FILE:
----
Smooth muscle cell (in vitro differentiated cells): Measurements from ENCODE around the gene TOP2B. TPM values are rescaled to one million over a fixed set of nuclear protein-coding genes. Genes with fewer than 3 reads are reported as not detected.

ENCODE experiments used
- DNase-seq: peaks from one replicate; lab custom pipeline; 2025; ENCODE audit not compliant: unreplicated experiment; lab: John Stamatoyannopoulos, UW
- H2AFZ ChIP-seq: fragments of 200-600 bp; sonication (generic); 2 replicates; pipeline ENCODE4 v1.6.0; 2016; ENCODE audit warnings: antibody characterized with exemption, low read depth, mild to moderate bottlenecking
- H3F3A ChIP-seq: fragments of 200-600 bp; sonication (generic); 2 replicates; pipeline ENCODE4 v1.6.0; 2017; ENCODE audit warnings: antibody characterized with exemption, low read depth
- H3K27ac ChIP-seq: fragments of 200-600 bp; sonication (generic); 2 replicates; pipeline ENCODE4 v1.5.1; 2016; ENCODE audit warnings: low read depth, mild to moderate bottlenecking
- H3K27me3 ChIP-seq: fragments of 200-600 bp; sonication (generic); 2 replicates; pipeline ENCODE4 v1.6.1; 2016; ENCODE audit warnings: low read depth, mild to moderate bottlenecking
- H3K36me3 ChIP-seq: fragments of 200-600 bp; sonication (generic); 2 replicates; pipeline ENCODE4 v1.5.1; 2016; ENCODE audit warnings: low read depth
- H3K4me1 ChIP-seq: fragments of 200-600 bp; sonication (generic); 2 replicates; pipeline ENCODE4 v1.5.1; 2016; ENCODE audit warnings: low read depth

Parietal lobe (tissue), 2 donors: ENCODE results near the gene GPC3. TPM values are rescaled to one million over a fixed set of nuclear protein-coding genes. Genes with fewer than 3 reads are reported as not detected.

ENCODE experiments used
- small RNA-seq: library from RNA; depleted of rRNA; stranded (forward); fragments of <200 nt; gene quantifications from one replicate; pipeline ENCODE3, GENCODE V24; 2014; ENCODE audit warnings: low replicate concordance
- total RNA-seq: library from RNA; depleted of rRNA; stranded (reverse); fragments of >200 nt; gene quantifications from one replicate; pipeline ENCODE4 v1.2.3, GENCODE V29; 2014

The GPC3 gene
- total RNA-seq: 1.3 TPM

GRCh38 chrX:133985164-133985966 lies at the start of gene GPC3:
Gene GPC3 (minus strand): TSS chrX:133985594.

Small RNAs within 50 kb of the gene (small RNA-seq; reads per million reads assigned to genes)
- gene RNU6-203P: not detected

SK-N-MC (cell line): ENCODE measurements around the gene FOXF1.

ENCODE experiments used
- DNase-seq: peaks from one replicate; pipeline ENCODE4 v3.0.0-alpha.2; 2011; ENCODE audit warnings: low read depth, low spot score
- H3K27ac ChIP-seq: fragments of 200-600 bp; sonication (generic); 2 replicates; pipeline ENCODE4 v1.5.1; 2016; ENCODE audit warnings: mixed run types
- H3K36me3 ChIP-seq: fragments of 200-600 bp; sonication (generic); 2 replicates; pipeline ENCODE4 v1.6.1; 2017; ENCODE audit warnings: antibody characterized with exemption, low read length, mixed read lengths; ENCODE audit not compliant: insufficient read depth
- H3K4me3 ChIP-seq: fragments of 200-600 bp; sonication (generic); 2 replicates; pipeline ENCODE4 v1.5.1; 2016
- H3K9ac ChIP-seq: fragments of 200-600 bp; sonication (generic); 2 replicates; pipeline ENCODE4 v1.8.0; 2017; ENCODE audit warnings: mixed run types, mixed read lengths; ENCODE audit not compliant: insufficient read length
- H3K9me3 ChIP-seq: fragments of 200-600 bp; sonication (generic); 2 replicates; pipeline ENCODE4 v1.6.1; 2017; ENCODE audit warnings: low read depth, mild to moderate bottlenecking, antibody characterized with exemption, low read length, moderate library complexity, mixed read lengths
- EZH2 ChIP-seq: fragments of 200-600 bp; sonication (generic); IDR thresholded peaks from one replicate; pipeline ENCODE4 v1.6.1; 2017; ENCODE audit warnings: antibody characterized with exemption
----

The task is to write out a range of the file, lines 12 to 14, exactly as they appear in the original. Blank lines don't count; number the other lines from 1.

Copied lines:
- small RNA-seq: library from RNA; depleted of rRNA; stranded (forward); fragments of <200 nt; gene quantifications from one replicate; pipeline ENCODE3, GENCODE V24; 2014; ENCODE audit warnings: low replicate concordance
- total RNA-seq: library from RNA; depleted of rRNA; stranded (reverse); fragments of >200 nt; gene quantifications from one replicate; pipeline ENCODE4 v1.2.3, GENCODE V29; 2014

The GPC3 gene